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Georgetown Alliance sobering center lawsuit not simply a case of ‘NIMBY’


Without talking to the community in any meaningful way, King County decided to relocate a sobering center to the neighborhood of Georgetown. The location makes little sense to the people who actually live there, so now, the Georgetown Neighborhood Alliance is suing the city of Seattle for approving a construction permit that would allow the construction to commence.

Attorney David Bricklin of Bricklin & Newman represents the Alliance and joined the Jason Rantz Show on KTTH to discuss the lawsuit and its ramifications.

“The city simply ignored the impacts on the neighborhood. They viewed this as just an ordinary construction permit,” he said. “And we have a state law that requires the city to consider that sort of thing, and so we filed the lawsuit to force the city to do that.”

In going ahead with the project, Bricklin says that the law requires that the city do an analysis of the impact on the community (under the State Environmental Policy Act), which the city did not do, and should have done outreach to the neighborhood and involved them in the decision-making process as well.

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The core disagreement is that the city doesn’t believe they need to go through this process for such a project.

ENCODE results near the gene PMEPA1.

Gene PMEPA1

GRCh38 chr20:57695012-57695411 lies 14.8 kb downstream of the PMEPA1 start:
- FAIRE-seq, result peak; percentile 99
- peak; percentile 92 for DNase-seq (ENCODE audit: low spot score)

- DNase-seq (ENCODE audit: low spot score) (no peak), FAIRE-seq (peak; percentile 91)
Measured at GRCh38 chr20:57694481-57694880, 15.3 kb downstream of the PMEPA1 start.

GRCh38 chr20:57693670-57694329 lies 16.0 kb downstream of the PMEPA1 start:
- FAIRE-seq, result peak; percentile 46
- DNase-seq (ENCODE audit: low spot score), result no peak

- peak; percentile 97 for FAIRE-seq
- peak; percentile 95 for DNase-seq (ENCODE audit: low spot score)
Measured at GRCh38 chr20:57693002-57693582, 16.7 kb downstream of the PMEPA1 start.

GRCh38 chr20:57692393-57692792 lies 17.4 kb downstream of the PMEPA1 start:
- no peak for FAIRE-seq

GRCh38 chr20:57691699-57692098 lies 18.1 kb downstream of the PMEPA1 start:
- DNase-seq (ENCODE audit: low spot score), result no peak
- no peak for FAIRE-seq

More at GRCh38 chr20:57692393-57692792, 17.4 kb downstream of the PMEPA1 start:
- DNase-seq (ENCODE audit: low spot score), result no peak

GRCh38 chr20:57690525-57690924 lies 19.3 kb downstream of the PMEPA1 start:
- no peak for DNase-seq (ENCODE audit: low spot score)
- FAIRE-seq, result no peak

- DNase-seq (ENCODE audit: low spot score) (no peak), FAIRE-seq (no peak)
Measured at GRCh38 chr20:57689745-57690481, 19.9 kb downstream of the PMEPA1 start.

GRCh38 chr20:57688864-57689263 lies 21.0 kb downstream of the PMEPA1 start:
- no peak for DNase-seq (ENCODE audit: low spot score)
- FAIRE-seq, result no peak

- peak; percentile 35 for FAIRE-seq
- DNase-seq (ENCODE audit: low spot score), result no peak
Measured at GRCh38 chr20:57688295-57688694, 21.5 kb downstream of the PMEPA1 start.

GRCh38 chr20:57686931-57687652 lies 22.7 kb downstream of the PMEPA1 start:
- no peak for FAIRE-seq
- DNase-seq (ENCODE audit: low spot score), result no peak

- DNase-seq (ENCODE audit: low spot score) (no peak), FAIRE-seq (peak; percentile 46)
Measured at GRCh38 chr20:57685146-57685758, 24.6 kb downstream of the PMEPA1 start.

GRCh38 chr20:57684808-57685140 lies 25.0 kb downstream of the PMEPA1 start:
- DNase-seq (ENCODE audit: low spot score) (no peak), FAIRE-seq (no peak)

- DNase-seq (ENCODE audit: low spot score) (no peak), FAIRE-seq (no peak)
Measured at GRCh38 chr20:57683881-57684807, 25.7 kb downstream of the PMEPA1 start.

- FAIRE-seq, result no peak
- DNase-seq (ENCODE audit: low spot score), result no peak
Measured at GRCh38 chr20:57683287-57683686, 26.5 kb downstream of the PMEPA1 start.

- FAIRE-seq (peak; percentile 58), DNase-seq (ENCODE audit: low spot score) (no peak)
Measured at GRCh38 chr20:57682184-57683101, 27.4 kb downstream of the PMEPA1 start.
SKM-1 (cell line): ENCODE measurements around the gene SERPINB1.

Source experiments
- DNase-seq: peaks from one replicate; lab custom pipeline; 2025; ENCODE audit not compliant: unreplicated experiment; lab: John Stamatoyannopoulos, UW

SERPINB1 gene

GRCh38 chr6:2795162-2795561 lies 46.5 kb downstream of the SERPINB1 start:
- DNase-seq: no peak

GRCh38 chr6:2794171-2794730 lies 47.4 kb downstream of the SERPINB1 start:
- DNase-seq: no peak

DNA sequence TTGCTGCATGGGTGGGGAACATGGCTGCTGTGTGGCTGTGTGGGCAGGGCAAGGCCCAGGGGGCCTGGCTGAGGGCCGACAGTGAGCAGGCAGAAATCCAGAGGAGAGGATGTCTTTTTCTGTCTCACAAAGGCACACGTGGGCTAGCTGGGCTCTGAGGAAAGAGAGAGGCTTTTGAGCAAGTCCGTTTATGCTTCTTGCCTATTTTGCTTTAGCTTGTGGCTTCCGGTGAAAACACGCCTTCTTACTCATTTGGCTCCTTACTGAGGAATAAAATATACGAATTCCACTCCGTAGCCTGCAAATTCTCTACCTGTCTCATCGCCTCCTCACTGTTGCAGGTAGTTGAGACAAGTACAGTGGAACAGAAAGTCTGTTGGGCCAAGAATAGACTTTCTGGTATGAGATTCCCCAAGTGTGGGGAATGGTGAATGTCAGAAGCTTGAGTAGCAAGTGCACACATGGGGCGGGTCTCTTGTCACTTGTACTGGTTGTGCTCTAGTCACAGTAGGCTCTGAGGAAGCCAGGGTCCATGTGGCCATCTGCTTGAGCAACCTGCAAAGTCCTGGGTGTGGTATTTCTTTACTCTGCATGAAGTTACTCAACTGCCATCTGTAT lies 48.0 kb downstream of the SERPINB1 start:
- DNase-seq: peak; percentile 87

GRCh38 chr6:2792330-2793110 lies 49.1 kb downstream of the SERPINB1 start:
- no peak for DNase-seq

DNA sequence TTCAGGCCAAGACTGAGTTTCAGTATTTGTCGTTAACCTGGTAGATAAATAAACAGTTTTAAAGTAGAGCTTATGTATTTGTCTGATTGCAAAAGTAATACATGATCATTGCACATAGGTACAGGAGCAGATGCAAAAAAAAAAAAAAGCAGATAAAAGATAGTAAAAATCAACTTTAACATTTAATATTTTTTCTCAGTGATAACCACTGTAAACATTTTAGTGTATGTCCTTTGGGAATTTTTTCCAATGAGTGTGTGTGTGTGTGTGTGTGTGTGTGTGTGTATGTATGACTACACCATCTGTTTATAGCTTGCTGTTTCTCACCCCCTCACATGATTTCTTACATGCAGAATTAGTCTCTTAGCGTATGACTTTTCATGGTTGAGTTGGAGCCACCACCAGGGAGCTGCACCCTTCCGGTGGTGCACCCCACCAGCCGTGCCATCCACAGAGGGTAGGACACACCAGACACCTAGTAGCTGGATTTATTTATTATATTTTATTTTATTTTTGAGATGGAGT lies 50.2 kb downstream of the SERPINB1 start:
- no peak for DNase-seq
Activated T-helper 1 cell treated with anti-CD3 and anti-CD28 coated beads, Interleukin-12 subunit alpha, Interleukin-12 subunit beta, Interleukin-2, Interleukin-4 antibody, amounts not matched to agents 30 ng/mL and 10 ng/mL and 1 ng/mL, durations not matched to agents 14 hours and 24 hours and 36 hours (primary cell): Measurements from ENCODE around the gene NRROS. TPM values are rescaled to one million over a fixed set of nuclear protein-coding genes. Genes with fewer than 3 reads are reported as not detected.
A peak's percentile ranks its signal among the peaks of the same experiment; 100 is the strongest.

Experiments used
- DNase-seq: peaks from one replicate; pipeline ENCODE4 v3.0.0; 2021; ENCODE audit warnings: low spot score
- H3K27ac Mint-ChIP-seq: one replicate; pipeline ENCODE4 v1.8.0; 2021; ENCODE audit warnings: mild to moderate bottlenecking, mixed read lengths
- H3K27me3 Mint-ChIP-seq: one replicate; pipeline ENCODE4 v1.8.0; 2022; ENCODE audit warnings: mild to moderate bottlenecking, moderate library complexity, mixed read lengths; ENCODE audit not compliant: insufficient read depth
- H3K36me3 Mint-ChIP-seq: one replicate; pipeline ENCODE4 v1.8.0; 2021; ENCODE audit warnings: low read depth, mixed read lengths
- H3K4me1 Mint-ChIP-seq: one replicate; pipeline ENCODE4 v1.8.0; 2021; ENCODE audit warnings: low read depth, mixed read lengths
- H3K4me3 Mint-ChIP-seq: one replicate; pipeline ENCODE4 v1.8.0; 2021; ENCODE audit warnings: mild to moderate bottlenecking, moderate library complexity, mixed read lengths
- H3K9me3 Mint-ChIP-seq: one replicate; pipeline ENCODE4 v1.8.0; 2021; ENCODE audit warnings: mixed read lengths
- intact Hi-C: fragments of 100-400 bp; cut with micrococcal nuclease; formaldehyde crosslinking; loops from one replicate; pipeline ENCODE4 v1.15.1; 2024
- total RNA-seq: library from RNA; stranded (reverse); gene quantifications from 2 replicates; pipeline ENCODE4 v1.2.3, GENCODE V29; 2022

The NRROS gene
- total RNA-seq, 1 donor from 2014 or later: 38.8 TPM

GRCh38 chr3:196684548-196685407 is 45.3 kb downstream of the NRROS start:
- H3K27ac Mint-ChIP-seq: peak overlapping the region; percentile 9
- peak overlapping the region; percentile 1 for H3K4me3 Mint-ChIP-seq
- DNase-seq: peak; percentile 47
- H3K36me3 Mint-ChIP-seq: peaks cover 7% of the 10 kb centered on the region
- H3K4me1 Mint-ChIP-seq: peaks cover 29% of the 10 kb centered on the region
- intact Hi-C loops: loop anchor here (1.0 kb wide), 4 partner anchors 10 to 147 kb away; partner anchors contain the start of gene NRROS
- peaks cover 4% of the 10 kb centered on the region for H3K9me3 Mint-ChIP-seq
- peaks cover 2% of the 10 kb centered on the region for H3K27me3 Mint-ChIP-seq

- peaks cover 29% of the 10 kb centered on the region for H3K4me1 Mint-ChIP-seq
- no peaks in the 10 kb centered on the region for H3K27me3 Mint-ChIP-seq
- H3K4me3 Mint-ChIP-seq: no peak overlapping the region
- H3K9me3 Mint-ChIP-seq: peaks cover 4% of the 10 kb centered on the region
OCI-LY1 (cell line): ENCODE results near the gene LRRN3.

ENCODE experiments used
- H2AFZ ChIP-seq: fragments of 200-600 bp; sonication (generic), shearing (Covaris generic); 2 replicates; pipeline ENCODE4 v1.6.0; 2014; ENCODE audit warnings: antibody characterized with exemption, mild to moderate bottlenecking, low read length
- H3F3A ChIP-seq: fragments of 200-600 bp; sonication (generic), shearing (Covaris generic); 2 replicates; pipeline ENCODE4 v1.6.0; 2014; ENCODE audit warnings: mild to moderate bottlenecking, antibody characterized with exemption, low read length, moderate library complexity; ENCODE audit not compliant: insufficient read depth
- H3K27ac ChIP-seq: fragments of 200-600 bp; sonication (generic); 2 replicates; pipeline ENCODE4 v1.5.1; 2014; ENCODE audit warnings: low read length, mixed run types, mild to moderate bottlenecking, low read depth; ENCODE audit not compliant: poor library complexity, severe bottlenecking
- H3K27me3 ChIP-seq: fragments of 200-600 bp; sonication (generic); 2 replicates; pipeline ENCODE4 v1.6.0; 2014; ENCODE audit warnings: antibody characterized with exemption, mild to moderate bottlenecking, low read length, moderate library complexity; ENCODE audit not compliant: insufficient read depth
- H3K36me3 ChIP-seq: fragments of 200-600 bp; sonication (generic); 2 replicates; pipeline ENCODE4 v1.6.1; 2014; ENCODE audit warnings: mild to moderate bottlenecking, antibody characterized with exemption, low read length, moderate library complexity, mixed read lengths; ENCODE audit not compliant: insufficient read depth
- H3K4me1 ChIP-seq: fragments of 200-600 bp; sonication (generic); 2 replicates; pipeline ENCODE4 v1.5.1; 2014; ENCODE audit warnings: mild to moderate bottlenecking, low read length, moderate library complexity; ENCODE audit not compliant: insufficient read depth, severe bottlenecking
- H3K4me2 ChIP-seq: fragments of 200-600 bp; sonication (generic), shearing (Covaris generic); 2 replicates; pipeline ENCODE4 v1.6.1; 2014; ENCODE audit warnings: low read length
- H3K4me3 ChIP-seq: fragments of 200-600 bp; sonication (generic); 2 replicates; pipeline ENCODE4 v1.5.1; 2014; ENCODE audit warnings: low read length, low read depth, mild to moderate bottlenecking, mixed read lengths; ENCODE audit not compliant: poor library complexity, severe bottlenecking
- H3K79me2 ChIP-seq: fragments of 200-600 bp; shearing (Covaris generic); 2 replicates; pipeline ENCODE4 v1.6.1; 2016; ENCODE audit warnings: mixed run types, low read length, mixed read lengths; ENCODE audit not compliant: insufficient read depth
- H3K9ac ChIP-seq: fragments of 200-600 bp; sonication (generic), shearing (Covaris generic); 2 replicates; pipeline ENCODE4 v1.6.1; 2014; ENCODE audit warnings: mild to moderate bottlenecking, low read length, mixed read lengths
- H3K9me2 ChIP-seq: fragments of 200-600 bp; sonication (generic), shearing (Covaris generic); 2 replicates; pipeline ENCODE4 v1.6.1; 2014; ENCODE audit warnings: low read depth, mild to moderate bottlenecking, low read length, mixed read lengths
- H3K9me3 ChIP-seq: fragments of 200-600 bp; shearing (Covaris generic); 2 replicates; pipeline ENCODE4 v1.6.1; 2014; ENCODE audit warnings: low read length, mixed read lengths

“We do have a difference of opinion on that. They believe they are basing their decision on some arcane rules that allow them to avoid the environmental review process for certain kinds of rather innocuous projects,” he said. “This is not an innocuous project. We don’t believe those exemptions apply.”

Not simply a case of NIMBY

Bricklin says this isn’t simply an issue of “Not In My Backyard.” The Alliance doesn’t see this as a good spot both for the city and for those in the neighboring community, and hopes to cause the city to move their the site with the lawsuit.

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“First of all, we don’t think this is a good place for this sobering center from their own perspective. The prior location was closer to where there are a variety of social service facilities nearby in the Belltown area,” he said. “It’s where a lot of these folks are inhabiting and to move the facility to Georgetown probably doesn’t serve the community that they’re trying to serve very well.”

Additionally, while he believes that Georgetown has been open to similar types of support facilities, this one is not a fit and isn’t even supported by those in Georgetown’s tiny homes project.

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“Georgetown has been fairly open to a lot of community support facilities,” Bricklin said. “My understanding is the folks who live in that tiny housing thing (in Georgetown) are folks who, some of whom, have graduated out of these sobering centers and don’t want the sobering center nearby, because they’re afraid the folks in the sobering center — current drug and alcohol users — are going to drift over to the tiny houses, where they’re trying to start anew.”

“So this is not a good fit for Georgetown and we don’t think it’s a good fit even for the folks who are using the sobering facility.”

Listen to the Jason Rantz Show weekday afternoons from 3-6 p.m. on KTTH 770 AM (or HD Radio 97.3 FM HD-Channel 3). Subscribe to the podcast here.

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